Aug 14, 2018 - Things to Do

Confessions of a Charlotte house manager

Note: Love confessions? Here’s the entire confessions series collection. If you’d like to participate, please email [email protected]. We promise to keep you anonymous.

Rich people can afford a lot of things us non-rich people can’t. Fancy cars, million-dollar mansions and a person who pays your bills, buys your groceries and nannies your kids. This person is called a house manager and I talked to one about banana hammocks, $12,000 spending sprees and that time her client threatened her with a butcher knife. Here are her confessions:

Is it weird running someone else’s house?

No, not really. Many of my clients are grateful for the help and appreciate your time and commitment to their family.

What’s the best thing about your job? The worst?

The best thing is almost always the children.

The worst? The employers. Some can be very obnoxious in how they act or treat other people. I just recently left a position where the mom was a pretty pathetic parent but imagined herself the best mother around. She attacked everything I did. If I did X, she wanted Y. So, I did Y and she complained that was wrong. I was even chastised for having her child pick up her own toys. Heaven forbid! I said a prayer for nanny victim #4 who was lured into her clutches.

What’s the most ridiculous rich-person thing you’ve ever seen your clients buy?

I took a 12-year-old shopping for Christmas. Grand total for the shopping spree… just over $12,000!

How many household managers are there in Charlotte?

I honestly have no idea how many have true household managers. Some think they do, but they just have glorified nannies willing to pick up the slack for their employers.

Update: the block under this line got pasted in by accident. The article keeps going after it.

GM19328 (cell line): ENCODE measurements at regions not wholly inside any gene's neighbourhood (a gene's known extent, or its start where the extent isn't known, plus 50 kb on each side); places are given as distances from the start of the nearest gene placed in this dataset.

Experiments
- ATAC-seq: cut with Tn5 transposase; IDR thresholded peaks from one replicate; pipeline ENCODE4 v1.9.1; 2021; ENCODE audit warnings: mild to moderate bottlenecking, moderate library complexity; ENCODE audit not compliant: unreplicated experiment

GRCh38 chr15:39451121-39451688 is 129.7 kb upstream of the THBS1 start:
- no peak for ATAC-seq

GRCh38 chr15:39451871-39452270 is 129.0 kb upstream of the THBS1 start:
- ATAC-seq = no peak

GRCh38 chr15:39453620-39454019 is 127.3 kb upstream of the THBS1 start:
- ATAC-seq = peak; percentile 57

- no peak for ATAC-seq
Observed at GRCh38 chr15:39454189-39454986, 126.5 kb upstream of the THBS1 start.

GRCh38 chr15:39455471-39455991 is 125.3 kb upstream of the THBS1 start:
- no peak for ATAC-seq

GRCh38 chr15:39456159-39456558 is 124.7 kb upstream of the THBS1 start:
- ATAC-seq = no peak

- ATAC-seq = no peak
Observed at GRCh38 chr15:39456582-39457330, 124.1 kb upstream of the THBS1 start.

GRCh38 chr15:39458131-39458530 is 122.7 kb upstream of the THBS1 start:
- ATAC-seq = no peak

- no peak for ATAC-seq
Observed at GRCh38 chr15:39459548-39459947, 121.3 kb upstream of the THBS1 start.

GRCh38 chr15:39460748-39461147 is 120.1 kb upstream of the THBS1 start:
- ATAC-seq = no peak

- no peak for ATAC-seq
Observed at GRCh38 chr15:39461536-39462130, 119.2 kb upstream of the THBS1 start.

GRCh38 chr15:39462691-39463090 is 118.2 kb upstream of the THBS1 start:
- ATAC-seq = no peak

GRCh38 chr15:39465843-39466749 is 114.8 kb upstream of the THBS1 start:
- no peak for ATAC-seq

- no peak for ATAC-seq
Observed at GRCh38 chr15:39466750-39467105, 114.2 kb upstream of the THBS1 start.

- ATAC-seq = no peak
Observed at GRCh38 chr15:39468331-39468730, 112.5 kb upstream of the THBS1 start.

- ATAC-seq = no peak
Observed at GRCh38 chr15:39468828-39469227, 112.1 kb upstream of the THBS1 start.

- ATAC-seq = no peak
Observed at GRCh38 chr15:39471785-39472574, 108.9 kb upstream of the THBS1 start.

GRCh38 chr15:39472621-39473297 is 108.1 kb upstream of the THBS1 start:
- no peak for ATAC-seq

Have you ever seen something in a client’s house that you weren’t supposed to?

A large leopard print banana hammock! That experience made me create a whole new set of rules: no adult laundry, no looking under beds and definitely no looking in bedside tables. I generally say the parent’s room is not my territory.

Do you ever judge the families you work with for not doing the household management themselves?

I respect that some people have demanding careers and want to be able to come home and spend quality time with their children and spouses. I enjoy helping them out.

I do judge clients who work hard but neglect their children. These are the ones who chose to spend their free time grabbing coffee, getting a manicure or tinkering in the garage all while I’m the one spending time with their kids.

What’s the weirdest thing that’s happened to you at work?

Walking in on my male boss making coffee… completely naked. He never even flinched. Just greeted me and calmly walked down the hall.

I also worked for a mother with postpartum depression. One day when I tried to leave she raised a huge butcher knife at me and told me that I had to stay. I ended up sitting across the street waiting for the police to arrive so I could get my shoes and keys.

Any other confessions?

I’ve seen parents bully and belittle their children, let their small children roam freely and even some who blatantly favor one child over another. Those jobs are painful, each and every day.

I’ve also seen spouses cheating on each other, worked for alcoholics and people who I suspected were abusing drugs. I had one client get so drunk that she’d pee her bed every night. She’d blame it on her child, but we all knew the truth. Usually I just turn a blind eye towards these things. After all, it’s none of my business.


Get more local stories in your inbox with Axios Charlotte.

More Charlotte stories